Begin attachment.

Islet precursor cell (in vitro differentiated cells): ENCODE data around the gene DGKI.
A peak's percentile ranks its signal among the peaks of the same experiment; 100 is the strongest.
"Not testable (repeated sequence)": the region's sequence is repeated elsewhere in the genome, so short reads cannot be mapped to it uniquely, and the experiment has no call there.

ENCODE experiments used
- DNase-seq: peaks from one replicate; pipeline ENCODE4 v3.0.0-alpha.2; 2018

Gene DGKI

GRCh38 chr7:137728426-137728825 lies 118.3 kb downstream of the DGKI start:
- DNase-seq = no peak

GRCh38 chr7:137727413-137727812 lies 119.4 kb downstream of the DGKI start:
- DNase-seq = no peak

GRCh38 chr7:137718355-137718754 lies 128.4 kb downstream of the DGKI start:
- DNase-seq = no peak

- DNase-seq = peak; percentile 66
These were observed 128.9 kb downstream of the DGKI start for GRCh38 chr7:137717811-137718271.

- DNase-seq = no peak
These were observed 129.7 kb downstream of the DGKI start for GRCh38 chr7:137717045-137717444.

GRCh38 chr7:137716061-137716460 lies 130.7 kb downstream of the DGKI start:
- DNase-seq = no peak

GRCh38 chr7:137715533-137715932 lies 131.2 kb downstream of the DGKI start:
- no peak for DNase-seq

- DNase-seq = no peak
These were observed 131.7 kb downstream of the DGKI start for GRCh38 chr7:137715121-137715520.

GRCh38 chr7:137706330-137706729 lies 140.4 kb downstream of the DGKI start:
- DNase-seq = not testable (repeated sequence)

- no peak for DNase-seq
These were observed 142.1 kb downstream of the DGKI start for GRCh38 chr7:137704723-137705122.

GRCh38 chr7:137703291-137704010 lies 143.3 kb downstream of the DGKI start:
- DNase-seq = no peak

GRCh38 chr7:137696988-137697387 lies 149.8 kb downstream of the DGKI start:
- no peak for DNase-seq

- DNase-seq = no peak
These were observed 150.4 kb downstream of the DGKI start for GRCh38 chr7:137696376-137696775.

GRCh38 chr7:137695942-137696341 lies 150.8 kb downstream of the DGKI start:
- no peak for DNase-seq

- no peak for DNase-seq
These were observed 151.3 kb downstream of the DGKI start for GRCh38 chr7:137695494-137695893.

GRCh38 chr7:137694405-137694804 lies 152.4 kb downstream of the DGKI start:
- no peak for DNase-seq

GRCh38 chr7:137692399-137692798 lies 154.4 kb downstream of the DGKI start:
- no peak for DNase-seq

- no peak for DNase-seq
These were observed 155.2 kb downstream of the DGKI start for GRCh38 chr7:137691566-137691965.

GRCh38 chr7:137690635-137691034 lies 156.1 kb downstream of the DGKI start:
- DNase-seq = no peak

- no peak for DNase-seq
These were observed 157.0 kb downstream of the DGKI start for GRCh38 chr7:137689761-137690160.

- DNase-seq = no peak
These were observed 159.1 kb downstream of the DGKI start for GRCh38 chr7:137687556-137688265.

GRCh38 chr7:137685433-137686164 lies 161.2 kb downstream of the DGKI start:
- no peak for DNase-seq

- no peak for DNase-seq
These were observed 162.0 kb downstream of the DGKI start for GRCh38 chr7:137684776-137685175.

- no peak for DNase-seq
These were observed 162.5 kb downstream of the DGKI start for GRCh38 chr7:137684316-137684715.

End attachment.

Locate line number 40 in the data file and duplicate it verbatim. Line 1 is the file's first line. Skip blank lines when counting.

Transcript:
- no peak for DNase-seq